Senate Confirms Scott Gottlieb, MD, as FDA Chief


May 09, 2017

Scott Gottlieb, MD, won Senate confirmation today to become the next commissioner of the US Food and Drug Administration (FDA) and one of the Trump administration's point persons for government deregulation.

A handful of Senate Democrats sided with the Republican majority to give Dr Gottlieb a comfortable 57-42 margin of victory.

For Dr Gottlieb's critics, however, the question remains whether his extensive ties to drug and medical device makers will influence the FDA's vetting process of new products. Dr Gottlieb has promised to put public health first and not do anything "that shakes the public's confidence in the agency."

By anyone's standards, Dr Gottlieb brings an impressive resume to his new job. He is a former hospitalist who served in the FDA during the George W. Bush administration, lastly as its deputy commissioner for medical and scientific affairs. He has sharpened his healthcare policy ax as a resident fellow at the American Enterprise Institute, a conservative-leaning think-tank in Washington, DC, and shared his views as a contributor to publications such as Health Affairs and the Wall Street Journal. His supporters note that as someone who has recovered from Hodgkin's lymphoma, Dr Gottlieb has a bona fide patient's perspective on the healthcare system.

Senate Republicans view his experience in the private sector as another strength. Dr Gottlieb has served as a board director or advisor to a long list of drug and medical device companies, including GlaxoSmithKline, Glytec, and Tolero Pharmaceuticals. He also has been a managing director of an investment banking firm that specializes in healthcare and a venture partner in a venture capital company that has placed bets in this industry.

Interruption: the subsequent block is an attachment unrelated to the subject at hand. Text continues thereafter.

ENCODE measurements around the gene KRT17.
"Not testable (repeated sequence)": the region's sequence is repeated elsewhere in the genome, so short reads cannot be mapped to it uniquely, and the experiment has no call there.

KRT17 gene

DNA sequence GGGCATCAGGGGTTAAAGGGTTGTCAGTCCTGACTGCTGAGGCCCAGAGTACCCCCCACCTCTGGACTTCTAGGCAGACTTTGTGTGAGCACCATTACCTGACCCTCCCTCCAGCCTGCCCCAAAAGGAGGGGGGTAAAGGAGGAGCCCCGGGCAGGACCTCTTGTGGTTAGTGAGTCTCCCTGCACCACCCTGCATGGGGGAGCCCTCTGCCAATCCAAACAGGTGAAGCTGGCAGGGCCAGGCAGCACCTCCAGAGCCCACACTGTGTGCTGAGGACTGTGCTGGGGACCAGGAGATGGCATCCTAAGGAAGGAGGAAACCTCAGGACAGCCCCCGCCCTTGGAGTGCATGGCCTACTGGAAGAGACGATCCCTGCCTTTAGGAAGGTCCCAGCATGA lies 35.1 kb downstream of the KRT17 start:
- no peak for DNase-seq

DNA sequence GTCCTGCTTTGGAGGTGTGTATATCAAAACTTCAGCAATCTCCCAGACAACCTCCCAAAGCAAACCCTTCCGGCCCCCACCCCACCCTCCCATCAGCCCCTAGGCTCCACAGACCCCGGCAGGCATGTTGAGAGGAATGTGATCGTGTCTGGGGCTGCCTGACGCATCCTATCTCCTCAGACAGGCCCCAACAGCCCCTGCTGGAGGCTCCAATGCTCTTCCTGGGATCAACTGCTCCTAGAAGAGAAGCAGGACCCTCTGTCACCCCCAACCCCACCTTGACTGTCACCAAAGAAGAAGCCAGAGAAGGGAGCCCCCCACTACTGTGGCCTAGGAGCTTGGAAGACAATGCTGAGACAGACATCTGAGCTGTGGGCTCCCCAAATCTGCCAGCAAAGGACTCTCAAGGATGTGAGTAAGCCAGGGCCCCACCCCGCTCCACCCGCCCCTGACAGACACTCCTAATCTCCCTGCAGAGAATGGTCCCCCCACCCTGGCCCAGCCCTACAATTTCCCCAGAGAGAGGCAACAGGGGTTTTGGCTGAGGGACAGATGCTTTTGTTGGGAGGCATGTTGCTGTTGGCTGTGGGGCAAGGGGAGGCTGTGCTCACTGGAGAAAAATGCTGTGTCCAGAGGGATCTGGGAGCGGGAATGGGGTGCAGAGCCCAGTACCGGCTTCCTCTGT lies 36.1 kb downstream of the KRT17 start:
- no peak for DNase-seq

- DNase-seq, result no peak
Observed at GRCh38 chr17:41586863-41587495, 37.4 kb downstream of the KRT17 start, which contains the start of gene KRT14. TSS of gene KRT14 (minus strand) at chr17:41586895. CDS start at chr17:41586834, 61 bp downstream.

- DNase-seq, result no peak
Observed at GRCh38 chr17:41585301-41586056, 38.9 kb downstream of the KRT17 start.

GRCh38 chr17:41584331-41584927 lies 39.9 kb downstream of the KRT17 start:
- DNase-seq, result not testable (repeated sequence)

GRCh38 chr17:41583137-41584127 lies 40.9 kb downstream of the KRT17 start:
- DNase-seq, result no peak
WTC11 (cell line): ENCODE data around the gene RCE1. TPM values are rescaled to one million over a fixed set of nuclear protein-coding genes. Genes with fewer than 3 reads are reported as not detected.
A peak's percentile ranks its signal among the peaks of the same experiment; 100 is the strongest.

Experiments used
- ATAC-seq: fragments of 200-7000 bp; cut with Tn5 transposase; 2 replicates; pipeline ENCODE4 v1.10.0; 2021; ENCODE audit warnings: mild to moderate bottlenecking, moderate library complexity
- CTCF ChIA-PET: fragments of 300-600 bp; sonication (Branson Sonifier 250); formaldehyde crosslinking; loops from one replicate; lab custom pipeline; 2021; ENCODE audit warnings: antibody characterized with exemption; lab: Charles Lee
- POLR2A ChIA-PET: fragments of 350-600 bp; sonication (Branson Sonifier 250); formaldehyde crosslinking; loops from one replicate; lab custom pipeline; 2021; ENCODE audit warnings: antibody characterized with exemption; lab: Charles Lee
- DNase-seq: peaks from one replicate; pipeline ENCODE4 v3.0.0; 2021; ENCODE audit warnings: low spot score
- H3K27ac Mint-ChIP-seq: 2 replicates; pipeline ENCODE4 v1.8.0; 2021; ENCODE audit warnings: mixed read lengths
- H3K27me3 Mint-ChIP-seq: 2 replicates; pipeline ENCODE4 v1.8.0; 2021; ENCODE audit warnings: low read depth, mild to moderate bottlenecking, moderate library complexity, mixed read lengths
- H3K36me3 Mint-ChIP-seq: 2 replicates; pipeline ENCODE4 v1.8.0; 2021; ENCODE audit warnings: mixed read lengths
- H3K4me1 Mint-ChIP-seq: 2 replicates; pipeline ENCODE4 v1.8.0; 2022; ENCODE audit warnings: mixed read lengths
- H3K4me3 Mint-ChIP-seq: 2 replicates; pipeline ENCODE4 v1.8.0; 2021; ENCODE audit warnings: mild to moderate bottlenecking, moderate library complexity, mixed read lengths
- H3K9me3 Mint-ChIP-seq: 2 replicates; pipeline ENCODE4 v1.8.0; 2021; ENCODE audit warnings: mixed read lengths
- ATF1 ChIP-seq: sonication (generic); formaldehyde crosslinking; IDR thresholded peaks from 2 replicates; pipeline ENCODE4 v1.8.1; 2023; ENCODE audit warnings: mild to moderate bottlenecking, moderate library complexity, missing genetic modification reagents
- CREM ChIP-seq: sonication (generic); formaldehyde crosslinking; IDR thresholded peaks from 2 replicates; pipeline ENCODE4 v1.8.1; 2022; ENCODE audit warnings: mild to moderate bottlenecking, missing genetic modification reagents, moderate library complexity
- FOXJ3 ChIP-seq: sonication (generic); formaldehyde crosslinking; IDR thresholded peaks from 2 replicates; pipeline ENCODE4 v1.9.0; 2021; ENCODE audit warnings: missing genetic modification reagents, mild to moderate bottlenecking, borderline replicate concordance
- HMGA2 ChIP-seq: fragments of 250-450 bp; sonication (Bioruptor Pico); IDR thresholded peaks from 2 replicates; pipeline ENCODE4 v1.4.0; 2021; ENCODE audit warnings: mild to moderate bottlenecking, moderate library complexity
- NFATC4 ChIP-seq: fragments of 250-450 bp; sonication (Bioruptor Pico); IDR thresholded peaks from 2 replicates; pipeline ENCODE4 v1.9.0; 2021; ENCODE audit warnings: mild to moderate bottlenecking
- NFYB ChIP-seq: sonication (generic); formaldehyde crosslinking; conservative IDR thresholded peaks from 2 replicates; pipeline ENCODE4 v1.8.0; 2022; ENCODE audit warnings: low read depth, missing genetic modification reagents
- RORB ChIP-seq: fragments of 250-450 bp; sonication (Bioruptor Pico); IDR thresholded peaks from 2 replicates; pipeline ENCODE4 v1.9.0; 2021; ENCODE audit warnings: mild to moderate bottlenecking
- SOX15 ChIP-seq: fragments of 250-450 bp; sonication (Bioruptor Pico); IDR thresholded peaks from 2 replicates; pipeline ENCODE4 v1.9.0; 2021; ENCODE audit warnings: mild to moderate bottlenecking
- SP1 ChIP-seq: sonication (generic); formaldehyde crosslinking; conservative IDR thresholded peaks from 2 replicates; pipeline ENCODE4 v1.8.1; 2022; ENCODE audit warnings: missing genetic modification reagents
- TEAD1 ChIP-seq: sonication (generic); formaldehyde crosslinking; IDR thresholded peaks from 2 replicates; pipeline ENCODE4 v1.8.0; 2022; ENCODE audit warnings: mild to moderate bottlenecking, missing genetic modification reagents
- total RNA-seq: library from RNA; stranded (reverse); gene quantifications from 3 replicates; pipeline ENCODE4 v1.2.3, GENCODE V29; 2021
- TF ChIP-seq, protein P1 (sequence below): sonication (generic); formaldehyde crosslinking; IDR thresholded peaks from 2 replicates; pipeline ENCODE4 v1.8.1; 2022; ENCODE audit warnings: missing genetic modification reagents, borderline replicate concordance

To avoid any possible conflict of interest, Dr Gottlieb had promised that if confirmed, he would resign from a dozen current industry positions, sell off his investments in healthcare companies, and recuse himself from any FDA decisions relating to some 20 companies and institutions for 1 year. His plan passed muster with the US Office of Government Ethics.

Many Senate Democrats, however, opposed his nomination on the grounds that he could not lead the FDA in an unbiased fashion. One problem they see is his enforcement of new agency regulations for e-cigarettes. Dr Gottlieb owns stock worth less than $15,000 in Kure, a company that makes and distributes vaping products, and he served on its board from March 2015 to May 2016, according to documents filed with the Office of Government Ethics. His promise to recuse himself from decisions involving Kure extends 1 year past his resignation from the board.

The Campaign for Tobacco-Free Kids wants Dr Gottlieb to recuse himself from FDA deliberations on any matter pertaining to e-cigarettes in the future.

Follow Robert Lowes on Twitter @LowesRobert


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